We have been very insular in that we have not looked beyond the boundaries of Edinboro,” the college president told a group of staff and students who had gathered at a meeting in this town tucked away in Northwestern Pennsylvania to hear the details of the college’s strategic plan.
“We have been very insular in that we have not looked beyond the boundaries of Edinboro,” the college president told a group of staff and students who had gathered at a meeting in this town tucked away in Northwestern Pennsylvania to hear the details of the college’s strategic plan. “When we’re judged against our peers, it’s a punch in the eye for us.”
While it was difficult for many in the room to hear, it was a reality years in the making for Edinboro, a four-year public university with an enrollment of about 6,000 students that is part of the Pennsylvania State System of Higher Education. In the past decade, enrollment has plummeted, faculty salaries have caused expenses to skyrocket, and completion rates have dissipated.
No longer is the school’s most promising pipeline the average teenager going to college for the first time. More likely, it is the adult who may need to go back for a second or third. After 160 years as an anchor of rural Pennsylvania, the university is becoming obsolete.
“There’s a reckoning that has to come,” Walker said in an interview in early March.
For Walker, the reckoning came just a few weeks later. He resigned March 27 after he enraged faculty and students with comments he made about his reform tactics to the The Chronicle of Higher Education.
It is one of the most striking, but not unusual, signs of tumult gripping higher education institutions across the nation as they look for ways to thrive in the next century. Amid a growing disillusionment with higher education, thousands of institutions, including Edinboro, are seeking ways to adapt to a rapidly changing landscape that has been destabilized by skeptics, an impatient workforce and a fierce conservative populace streak.
For colleges, that means re-examining centuries worth of practice. At Edinboro, that means gone are the days of educating for education’s sake.
Edinboro’s provost, Michael J. Hannan, who started as an assistant professor at the university 30 years ago, will lead the school on an interim basis, and he has signaled that he plans to follow the course set by Walker. “I have every confidence that we will address our present challenges, guided by our values and an unwavering commitment to our students,” Hannan wrote in a statement to the school community following Walker’s resignation.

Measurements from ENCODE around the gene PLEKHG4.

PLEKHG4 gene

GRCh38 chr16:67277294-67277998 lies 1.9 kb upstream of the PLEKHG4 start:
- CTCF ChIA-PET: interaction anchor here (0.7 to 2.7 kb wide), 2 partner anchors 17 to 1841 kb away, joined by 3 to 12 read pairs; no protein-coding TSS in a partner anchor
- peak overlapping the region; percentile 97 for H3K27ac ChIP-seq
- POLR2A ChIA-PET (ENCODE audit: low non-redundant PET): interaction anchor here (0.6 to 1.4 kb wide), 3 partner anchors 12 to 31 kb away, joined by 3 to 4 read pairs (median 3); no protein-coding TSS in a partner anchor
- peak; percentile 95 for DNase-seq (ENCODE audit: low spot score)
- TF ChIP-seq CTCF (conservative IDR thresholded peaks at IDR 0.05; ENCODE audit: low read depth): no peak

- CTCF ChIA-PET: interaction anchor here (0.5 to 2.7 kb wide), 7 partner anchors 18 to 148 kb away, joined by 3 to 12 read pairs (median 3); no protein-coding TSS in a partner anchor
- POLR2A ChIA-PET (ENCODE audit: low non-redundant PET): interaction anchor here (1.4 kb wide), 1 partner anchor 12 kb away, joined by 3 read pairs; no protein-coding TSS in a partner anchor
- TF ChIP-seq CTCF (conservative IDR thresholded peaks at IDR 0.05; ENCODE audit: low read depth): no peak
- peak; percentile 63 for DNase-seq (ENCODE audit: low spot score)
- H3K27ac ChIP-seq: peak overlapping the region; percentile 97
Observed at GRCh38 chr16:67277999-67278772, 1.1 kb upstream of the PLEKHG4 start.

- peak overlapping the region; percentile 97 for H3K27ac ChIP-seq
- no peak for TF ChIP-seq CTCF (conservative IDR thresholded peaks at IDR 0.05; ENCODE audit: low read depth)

Hannan said the university had been ignoring signs for at least a decade when, even amid a demographic downturn, it was building new dormitories instead of bracing for the market changes. “Unfortunately, in our case, there was no concerted, strategic effort, and we’re trying to change that at this point,” he said in an interview as provost. “I don’t know if we thought we’d be the exception.”
A Changing Landscape
In Washington, congressional Republicans have set their sights on the Higher Education Act — the law governing the nation’s roughly 4,000 colleges and universities — to dismantle what they see as bloated, liberal-leaning bureaucracies that have left 6 million unfilled jobs and more than $1 trillion in student debt. Elite institutions like the Ivy Leagues have already experienced the effects of the backlash, after they were targeted with an endowment tax in a sweeping Republican tax bill passed by Congress in December. President Donald Trump has even called for vocational schools to replace community colleges.
The efforts are driven in part by a 20-point divide between Democrats and Republicans in their confidence in colleges, shown in the most recent Gallup Poll that assesses attitudes in the country toward higher education. The results are clear: No longer is a college degree the crucible it once was.
“Too many Americans, particularly working-class Americans, are not sure that the return on investment is as high as it could be anymore,” said Terry W. Hartle, senior vice president of government and public affairs at the American Council on Education. “And that’s where we have to do a better job.”
Among both political parties, the chief reasons for losing faith in higher education are a cause for concern. Democrats cite college’s rising costs while Republicans, 58 percent of whom said that college has had a negative impact on society, think colleges are too ideological.
“The effect of this divide on views of higher education — a pivotal element of the American dream for so many — raises questions about the future of higher education in this country,” a Gallup analysis said.